Differences Between Prequalifying And Pre-Approving A Mortgage
There is a common misconception among buyers and it is about confusing the terms of prequalification and pre-approval when it comes to applying for a home mortgage. Although I can tell you that this may vary depending on the banks and the place where you are processing, there are some general concepts that you must take into account, and here I explain them;
What is prequalification?
It is, as the name says, a stage prior to the qualification for the mortgage and the initial stage of the process. It can be as simple as filling out an online application with preliminary data without having to go to the bank or submit documentation. It can also be done by phone.
Being based on preliminary data on your income and debts does not guarantee the final approval of your loan. It can be used to bid for a property if the seller tells you to accept it. Depending on the bank, you can include or not, a complete analysis of your credit situation. In most cases, it does not include it.
What is a pre-approval?
It is the next step and a much more formal process. It requires a loan application and an intense analysis of your credit and your financial situation. To grant it, you will be asked for documentation that confirms everything you have said about your income and credits.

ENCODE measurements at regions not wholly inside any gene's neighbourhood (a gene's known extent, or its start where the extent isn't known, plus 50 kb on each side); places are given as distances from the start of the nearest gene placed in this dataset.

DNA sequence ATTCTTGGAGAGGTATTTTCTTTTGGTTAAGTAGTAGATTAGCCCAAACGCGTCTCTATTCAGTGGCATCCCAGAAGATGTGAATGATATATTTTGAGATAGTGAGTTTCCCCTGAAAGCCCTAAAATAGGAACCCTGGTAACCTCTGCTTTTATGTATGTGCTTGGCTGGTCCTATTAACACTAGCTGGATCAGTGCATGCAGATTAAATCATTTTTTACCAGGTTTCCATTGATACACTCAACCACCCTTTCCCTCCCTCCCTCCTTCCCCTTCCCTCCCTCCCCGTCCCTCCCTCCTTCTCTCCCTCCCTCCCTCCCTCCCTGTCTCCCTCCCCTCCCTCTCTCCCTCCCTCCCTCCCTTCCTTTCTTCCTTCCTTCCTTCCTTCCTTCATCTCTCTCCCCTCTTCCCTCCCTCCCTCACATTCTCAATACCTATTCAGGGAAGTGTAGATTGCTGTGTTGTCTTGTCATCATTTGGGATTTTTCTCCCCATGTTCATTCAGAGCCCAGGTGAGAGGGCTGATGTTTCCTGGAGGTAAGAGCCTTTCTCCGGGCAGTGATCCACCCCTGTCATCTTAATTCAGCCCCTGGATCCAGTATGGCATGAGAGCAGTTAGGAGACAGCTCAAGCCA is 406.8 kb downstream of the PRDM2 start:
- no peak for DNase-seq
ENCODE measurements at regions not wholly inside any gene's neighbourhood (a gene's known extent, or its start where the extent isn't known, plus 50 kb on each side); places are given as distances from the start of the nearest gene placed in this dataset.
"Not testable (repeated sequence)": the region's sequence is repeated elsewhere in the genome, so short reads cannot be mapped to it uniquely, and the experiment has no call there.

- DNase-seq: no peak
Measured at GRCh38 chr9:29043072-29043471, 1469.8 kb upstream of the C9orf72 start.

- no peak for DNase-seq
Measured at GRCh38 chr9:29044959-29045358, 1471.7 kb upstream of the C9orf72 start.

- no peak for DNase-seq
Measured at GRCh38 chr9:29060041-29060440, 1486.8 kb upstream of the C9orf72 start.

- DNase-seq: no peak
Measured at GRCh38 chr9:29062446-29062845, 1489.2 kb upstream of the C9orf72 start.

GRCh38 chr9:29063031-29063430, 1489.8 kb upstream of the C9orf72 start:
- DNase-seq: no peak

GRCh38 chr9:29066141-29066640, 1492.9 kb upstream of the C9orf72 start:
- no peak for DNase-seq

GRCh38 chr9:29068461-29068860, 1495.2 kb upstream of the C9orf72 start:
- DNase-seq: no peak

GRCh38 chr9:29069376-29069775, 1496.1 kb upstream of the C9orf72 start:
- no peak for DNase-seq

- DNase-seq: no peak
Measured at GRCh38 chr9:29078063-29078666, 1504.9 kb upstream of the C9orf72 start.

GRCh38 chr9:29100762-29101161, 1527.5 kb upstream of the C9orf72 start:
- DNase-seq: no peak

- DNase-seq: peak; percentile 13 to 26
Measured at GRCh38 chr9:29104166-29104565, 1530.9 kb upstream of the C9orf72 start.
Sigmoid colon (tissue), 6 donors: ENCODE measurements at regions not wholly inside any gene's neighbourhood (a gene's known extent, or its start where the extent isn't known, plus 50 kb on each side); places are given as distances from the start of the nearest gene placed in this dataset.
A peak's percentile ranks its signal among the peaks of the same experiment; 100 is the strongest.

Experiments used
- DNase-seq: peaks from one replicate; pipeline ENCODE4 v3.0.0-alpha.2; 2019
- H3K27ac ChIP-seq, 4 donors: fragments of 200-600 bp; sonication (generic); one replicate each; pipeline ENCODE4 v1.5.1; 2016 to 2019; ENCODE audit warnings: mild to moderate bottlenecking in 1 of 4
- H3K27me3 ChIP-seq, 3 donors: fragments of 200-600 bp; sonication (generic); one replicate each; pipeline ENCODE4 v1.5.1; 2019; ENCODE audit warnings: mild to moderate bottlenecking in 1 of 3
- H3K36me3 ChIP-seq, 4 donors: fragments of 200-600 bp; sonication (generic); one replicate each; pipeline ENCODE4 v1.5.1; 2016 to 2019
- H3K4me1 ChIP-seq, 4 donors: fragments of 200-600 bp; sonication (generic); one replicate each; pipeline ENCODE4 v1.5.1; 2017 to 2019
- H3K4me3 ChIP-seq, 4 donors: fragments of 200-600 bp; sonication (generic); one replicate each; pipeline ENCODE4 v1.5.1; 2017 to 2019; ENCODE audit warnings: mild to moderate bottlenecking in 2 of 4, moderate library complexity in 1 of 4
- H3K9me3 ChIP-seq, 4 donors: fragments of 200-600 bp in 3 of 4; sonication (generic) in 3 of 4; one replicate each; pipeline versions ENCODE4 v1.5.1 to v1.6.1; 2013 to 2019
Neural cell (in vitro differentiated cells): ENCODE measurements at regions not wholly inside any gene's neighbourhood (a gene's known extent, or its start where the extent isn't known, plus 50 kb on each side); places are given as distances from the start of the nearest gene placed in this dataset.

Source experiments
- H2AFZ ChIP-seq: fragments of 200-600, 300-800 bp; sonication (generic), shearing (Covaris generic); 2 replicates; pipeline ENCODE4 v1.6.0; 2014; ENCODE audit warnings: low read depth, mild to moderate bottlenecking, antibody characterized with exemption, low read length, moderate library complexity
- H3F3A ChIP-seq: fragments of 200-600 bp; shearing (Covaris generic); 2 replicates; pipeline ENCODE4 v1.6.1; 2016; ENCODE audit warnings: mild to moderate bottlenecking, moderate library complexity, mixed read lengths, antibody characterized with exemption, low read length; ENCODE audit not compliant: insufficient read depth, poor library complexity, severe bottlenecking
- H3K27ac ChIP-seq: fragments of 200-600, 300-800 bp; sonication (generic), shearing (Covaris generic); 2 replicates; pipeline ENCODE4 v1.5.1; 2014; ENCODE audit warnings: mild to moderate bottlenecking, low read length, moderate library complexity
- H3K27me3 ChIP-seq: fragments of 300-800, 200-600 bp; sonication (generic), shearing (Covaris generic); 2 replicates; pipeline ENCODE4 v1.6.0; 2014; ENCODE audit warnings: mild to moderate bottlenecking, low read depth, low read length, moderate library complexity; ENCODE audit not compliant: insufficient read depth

Usually it includes expenses, the most frequent is for the credit report. It is a document that has much more weight when presenting the offer. It shows seriousness and commitment on your part. After this, the bank could grant you the document which gives assurance to the selling party that you are an approved buyer for the purchase. When the bank grants it, the most possible is that you fully approve the purchase if nothing happens that affects the process.
Avoid These Mistakes
· Submit a prequalification offer if you are asked to pre-approve a mortgage bank. If you deny having the credit affected, or you hide information, this will only give you a false result, which when investigated could make you lose the opportunity to obtain the loan.
· Stay with the pre-qualification only. This will not serve to complete the purchase process.
· Present an expired qualification in the offer. Usually it has a term of 30 days, check and update it if at that time you do not find your ideal home.
· Believe prequalification is all they need. After that you will have a pre-approval and a letter of commitment from the bank that indicates that until the time of issuing that letter, you meet the requirements for the approval of the mortgage.
· Do not understand the process and get tired halfway. The route to reach final loan approval can be long, exhausting and sometimes even stormy. Focus on your bank officer and your real estate agent, ask the questions you have and be patient.
For the best guidance in this regard, please visit Umbrella Company Mortgages.